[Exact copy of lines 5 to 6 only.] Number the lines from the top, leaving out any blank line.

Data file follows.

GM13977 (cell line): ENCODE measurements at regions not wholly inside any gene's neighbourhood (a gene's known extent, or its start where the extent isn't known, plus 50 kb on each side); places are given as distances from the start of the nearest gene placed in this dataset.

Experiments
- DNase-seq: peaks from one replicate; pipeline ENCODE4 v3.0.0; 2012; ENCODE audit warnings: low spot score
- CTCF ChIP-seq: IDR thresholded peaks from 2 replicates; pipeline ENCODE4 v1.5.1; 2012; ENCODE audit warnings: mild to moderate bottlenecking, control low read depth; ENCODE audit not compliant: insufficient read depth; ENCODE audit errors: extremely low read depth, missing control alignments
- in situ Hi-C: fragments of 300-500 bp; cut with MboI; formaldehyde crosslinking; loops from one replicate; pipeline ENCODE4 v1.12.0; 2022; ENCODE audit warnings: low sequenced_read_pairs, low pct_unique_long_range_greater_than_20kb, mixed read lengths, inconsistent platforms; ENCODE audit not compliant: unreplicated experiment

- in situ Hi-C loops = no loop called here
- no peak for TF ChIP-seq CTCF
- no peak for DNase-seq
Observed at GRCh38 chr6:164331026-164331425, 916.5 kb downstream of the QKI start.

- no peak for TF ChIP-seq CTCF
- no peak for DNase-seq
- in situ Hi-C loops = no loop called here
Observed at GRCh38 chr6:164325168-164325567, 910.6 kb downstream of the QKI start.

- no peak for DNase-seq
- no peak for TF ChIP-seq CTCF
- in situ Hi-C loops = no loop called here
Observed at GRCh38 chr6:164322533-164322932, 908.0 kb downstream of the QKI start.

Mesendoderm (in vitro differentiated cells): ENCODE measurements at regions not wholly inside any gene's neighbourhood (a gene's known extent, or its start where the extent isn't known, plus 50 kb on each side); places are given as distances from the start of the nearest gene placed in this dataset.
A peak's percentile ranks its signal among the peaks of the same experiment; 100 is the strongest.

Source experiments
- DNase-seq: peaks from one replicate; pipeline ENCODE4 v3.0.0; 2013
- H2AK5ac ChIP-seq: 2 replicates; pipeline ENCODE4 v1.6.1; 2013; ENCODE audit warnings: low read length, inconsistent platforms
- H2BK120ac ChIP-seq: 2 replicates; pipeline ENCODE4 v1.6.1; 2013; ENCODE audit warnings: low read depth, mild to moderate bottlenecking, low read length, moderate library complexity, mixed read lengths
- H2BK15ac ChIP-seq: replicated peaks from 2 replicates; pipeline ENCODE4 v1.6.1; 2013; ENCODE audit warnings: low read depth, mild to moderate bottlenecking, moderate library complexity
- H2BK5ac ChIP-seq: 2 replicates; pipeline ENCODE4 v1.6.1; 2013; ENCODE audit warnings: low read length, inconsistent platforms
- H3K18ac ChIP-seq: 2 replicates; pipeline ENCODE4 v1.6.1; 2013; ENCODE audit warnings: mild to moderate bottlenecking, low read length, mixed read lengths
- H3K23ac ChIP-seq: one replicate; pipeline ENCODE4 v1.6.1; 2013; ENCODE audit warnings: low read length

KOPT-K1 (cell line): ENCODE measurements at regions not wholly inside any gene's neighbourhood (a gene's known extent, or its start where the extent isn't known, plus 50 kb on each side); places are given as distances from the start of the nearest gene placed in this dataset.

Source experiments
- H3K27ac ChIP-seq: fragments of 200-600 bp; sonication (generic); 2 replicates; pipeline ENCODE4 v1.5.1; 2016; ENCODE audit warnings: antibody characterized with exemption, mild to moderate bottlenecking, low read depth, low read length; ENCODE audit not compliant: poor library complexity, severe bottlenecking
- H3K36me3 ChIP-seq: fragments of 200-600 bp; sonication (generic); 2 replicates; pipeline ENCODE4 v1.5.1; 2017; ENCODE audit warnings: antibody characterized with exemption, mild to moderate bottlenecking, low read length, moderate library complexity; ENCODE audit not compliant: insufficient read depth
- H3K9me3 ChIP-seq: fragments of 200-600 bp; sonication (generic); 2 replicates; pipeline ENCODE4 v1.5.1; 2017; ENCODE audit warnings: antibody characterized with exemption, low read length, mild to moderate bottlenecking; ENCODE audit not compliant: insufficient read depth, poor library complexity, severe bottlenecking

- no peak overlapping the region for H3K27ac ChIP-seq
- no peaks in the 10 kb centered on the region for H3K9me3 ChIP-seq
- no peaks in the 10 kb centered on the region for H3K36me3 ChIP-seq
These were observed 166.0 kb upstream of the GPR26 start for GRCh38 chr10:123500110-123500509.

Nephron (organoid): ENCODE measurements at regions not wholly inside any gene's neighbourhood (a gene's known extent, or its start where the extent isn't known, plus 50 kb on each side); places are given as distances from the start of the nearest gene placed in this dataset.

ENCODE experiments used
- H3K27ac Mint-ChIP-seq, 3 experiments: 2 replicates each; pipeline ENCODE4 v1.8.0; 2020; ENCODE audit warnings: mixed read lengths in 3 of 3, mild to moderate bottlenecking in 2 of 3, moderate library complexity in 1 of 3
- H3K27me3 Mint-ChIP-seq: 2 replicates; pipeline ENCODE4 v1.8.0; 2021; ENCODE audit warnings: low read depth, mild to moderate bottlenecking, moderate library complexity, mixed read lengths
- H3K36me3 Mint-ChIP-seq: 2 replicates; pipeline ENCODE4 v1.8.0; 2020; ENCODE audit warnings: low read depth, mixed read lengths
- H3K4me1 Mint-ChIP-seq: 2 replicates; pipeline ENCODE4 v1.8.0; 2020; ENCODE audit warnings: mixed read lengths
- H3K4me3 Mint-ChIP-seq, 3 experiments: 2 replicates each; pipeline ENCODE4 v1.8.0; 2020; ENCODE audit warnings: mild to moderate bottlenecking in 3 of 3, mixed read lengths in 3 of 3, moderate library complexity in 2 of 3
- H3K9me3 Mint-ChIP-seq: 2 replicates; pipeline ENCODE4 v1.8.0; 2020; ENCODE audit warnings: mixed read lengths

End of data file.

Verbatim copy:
- in situ Hi-C: fragments of 300-500 bp; cut with MboI; formaldehyde crosslinking; loops from one replicate; pipeline ENCODE4 v1.12.0; 2022; ENCODE audit warnings: low sequenced_read_pairs, low pct_unique_long_range_greater_than_20kb, mixed read lengths, inconsistent platforms; ENCODE audit not compliant: unreplicated experiment

- in situ Hi-C loops = no loop called here